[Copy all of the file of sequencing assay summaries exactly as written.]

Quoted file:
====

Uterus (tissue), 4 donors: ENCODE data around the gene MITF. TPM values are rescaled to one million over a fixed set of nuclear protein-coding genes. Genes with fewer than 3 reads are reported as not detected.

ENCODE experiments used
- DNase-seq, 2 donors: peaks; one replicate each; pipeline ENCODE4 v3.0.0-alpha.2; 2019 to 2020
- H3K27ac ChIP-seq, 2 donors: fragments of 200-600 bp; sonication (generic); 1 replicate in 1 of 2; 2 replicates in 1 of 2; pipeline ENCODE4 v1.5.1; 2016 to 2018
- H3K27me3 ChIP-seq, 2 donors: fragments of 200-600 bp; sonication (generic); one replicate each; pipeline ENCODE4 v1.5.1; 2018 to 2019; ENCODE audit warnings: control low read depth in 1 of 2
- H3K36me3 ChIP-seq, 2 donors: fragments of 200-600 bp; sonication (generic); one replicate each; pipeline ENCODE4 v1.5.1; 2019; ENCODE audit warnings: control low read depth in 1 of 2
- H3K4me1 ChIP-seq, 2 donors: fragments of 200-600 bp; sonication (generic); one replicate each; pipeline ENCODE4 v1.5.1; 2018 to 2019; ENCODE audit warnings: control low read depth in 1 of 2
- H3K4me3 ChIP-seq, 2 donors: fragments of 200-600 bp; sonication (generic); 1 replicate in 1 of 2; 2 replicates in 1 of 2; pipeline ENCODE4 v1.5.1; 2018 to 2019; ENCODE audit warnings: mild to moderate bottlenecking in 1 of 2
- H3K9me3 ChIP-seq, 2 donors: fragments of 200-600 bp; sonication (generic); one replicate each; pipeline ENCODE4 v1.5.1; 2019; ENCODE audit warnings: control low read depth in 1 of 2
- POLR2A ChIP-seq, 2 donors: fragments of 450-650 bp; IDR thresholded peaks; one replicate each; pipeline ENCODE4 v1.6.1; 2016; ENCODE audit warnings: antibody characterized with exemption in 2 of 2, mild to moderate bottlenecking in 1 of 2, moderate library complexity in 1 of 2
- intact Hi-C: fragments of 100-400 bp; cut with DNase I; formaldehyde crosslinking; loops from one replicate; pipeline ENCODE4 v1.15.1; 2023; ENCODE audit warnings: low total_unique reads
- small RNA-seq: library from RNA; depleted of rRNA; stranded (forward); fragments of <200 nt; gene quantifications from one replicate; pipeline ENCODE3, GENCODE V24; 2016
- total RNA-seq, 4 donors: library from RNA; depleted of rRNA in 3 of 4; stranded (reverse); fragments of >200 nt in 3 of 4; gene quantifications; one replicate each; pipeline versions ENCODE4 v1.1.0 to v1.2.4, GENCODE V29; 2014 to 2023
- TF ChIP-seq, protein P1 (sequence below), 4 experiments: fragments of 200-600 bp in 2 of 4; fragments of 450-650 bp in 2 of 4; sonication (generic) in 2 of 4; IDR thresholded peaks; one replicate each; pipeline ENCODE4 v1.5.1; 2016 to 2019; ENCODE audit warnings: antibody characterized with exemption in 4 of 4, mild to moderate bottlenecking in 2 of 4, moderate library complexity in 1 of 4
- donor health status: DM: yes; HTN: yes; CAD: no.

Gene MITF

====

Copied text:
Uterus (tissue), 4 donors: ENCODE data around the gene MITF. TPM values are rescaled to one million over a fixed set of nuclear protein-coding genes. Genes with fewer than 3 reads are reported as not detected.

ENCODE experiments used
- DNase-seq, 2 donors: peaks; one replicate each; pipeline ENCODE4 v3.0.0-alpha.2; 2019 to 2020
- H3K27ac ChIP-seq, 2 donors: fragments of 200-600 bp; sonication (generic); 1 replicate in 1 of 2; 2 replicates in 1 of 2; pipeline ENCODE4 v1.5.1; 2016 to 2018
- H3K27me3 ChIP-seq, 2 donors: fragments of 200-600 bp; sonication (generic); one replicate each; pipeline ENCODE4 v1.5.1; 2018 to 2019; ENCODE audit warnings: control low read depth in 1 of 2
- H3K36me3 ChIP-seq, 2 donors: fragments of 200-600 bp; sonication (generic); one replicate each; pipeline ENCODE4 v1.5.1; 2019; ENCODE audit warnings: control low read depth in 1 of 2
- H3K4me1 ChIP-seq, 2 donors: fragments of 200-600 bp; sonication (generic); one replicate each; pipeline ENCODE4 v1.5.1; 2018 to 2019; ENCODE audit warnings: control low read depth in 1 of 2
- H3K4me3 ChIP-seq, 2 donors: fragments of 200-600 bp; sonication (generic); 1 replicate in 1 of 2; 2 replicates in 1 of 2; pipeline ENCODE4 v1.5.1; 2018 to 2019; ENCODE audit warnings: mild to moderate bottlenecking in 1 of 2
- H3K9me3 ChIP-seq, 2 donors: fragments of 200-600 bp; sonication (generic); one replicate each; pipeline ENCODE4 v1.5.1; 2019; ENCODE audit warnings: control low read depth in 1 of 2
- POLR2A ChIP-seq, 2 donors: fragments of 450-650 bp; IDR thresholded peaks; one replicate each; pipeline ENCODE4 v1.6.1; 2016; ENCODE audit warnings: antibody characterized with exemption in 2 of 2, mild to moderate bottlenecking in 1 of 2, moderate library complexity in 1 of 2
- intact Hi-C: fragments of 100-400 bp; cut with DNase I; formaldehyde crosslinking; loops from one replicate; pipeline ENCODE4 v1.15.1; 2023; ENCODE audit warnings: low total_unique reads
- small RNA-seq: library from RNA; depleted of rRNA; stranded (forward); fragments of <200 nt; gene quantifications from one replicate; pipeline ENCODE3, GENCODE V24; 2016
- total RNA-seq, 4 donors: library from RNA; depleted of rRNA in 3 of 4; stranded (reverse); fragments of >200 nt in 3 of 4; gene quantifications; one replicate each; pipeline versions ENCODE4 v1.1.0 to v1.2.4, GENCODE V29; 2014 to 2023
- TF ChIP-seq, protein P1 (sequence below), 4 experiments: fragments of 200-600 bp in 2 of 4; fragments of 450-650 bp in 2 of 4; sonication (generic) in 2 of 4; IDR thresholded peaks; one replicate each; pipeline ENCODE4 v1.5.1; 2016 to 2019; ENCODE audit warnings: antibody characterized with exemption in 4 of 4, mild to moderate bottlenecking in 2 of 4, moderate library complexity in 1 of 4
- donor health status: DM: yes; HTN: yes; CAD: no.

Gene MITF